Parents would benefit from immediate disclosure, von Bergmann said. Their children might have played with students from a class or school where there has been exposure, and the information would let them watch for symptoms and isolate if needed. It’s especially critical for parents of children who are immunocompromised, he says. The potential privacy risk is far less than the danger of not providing the information, he argues.
Where is COVID spreading, and what’s the transmission rate?
The “R-value” — the average number of people being infected by each person with COVID-19 — has been a standard for understanding the rate of transmission and taking steps to reduce the spread.
But a calculation of R-value has only been provided to the public once a month in B.C., says von Bergmann. And BCCDC modelling methods don’t provide complete information on transmission rates, he said. Cases connected to outbreaks — situations where multiple people are infected — are excluded.
“It’s not modelling actual case growth, but some kind of idealized version,” says von Bergmann.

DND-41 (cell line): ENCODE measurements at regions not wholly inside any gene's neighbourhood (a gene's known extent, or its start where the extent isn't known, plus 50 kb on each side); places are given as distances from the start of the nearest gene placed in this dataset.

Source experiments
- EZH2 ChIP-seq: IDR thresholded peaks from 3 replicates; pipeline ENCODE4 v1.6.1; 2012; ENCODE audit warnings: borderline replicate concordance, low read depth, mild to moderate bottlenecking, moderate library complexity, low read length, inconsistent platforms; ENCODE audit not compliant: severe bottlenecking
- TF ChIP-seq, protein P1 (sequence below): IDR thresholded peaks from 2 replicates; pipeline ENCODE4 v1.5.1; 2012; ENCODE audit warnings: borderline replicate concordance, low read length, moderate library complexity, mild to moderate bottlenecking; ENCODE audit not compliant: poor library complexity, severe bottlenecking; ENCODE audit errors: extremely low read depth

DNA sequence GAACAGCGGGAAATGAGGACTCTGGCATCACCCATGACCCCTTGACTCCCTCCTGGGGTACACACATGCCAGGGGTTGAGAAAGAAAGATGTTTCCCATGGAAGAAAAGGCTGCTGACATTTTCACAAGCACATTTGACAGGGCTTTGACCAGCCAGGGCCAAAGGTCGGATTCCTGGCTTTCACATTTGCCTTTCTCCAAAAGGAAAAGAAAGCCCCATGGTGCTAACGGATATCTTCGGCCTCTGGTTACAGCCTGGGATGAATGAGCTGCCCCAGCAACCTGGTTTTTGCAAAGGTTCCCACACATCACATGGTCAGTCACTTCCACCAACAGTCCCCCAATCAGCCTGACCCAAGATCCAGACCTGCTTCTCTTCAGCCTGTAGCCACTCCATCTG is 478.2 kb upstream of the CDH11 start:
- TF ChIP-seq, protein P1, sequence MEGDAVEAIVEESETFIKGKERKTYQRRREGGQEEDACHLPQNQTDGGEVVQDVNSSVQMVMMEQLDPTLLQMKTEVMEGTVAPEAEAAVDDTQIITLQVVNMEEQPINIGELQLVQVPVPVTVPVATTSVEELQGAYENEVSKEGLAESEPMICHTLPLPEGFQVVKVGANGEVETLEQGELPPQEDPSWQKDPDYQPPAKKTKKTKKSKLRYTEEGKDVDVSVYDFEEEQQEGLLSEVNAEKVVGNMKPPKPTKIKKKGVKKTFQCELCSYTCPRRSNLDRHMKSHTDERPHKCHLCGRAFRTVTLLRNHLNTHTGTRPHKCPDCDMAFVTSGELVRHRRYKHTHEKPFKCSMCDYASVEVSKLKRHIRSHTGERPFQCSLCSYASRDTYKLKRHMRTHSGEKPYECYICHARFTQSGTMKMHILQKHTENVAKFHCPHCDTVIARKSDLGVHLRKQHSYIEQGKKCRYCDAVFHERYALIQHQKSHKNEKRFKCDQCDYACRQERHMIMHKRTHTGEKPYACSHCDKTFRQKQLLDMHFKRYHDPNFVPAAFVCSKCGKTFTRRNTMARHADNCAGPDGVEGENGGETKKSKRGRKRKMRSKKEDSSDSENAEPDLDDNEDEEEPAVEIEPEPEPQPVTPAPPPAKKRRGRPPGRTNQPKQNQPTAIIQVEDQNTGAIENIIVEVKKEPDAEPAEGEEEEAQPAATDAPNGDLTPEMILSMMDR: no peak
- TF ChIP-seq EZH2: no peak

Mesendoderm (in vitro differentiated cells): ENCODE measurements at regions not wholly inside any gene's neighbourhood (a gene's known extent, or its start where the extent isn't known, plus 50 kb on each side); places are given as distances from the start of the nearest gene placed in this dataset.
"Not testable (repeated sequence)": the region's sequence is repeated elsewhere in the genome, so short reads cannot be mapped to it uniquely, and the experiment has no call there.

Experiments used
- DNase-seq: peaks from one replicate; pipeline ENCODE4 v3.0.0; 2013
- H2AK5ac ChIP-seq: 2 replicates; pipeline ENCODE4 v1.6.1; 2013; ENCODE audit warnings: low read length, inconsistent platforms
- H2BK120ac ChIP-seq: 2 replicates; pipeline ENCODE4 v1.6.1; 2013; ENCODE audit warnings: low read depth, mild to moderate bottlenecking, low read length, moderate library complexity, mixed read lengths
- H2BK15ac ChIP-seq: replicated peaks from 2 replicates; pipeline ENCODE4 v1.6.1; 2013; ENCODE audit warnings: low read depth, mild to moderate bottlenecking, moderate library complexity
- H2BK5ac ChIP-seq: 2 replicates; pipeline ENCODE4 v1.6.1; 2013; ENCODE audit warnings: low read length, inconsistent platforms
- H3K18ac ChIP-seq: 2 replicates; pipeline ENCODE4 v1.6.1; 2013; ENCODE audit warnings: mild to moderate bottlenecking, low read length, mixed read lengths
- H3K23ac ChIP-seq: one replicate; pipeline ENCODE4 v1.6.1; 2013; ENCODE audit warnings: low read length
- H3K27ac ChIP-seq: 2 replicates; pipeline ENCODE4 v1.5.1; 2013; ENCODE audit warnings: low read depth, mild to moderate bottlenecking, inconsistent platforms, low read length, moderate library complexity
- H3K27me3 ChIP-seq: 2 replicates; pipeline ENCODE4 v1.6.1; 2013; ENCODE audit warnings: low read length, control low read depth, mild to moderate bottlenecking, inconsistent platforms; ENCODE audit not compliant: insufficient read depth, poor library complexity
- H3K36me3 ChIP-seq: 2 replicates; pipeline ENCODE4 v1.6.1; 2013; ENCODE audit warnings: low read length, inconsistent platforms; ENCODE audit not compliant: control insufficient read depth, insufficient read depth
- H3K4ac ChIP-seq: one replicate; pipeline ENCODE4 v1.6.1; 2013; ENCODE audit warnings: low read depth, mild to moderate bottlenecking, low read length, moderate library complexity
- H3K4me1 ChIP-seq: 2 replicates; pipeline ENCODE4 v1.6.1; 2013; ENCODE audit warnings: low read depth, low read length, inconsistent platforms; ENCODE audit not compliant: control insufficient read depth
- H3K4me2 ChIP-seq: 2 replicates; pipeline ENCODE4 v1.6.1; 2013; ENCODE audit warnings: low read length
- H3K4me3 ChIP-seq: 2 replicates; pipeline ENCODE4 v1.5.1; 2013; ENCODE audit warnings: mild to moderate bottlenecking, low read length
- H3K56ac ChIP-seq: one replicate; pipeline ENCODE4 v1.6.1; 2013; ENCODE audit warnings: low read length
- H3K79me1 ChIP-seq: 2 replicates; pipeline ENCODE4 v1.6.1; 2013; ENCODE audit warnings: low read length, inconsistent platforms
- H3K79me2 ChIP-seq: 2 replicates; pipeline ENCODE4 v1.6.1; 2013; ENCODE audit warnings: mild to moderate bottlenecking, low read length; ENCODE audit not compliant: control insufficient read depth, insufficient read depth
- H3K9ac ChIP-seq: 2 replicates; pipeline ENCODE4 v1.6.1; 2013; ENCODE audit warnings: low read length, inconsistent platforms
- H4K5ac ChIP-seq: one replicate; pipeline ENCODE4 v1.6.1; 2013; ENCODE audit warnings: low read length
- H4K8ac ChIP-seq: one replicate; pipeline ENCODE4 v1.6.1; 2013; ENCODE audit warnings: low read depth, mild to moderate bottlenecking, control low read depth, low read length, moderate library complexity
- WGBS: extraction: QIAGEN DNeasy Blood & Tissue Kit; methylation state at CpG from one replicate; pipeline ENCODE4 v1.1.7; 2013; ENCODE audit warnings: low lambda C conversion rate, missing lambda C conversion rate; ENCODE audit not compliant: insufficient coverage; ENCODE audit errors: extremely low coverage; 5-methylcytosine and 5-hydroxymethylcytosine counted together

Unlike other jurisdictions, B.C. doesn’t provide the data that would allow researchers like him to calculate the R-value themselves. Ontario’s data, for example, includes information on the date symptoms first appeared and the infection date, which allows analysts to calculate R-values more precisely. In B.C., that information is unavailable.
Von Bergmann contrasts B.C.’s reporting with Taiwan, which has had just seven COVID-19 deaths. Its government releases data on each case, including whether it is tied to a known cluster, where the infection took place and other detailed information useful for researchers and policy makers.
The B.C. government has made improvements, says von Bergmann. It had been combining private test results — such as from movie companies testing film crews — with public health testing. That skewed the overall test positivity rate for the public.
In November, after criticism, B.C. began separating the two.
Under the microscope
Von Bergmann and other researchers have been sounding the alarm on the importance of data integrity since early in the pandemic.
In the pandemic’s first months, when B.C. was the envy of most provinces for its COVID-19 management, data criticisms didn’t often leave the inside baseball discussions of researchers.
But as the province’s per-capita infections climbed high above those of Ontario and Quebec by the end of November, the pressure to improve B.C.’s data has increased.
Last week, the BC Centre for Disease Control said it would provide Local Health Area COVID-19 figures weekly, instead of monthly.
That’s a positive step. But von Bergmann says the province has a long way to go in fixing a flawed reporting system.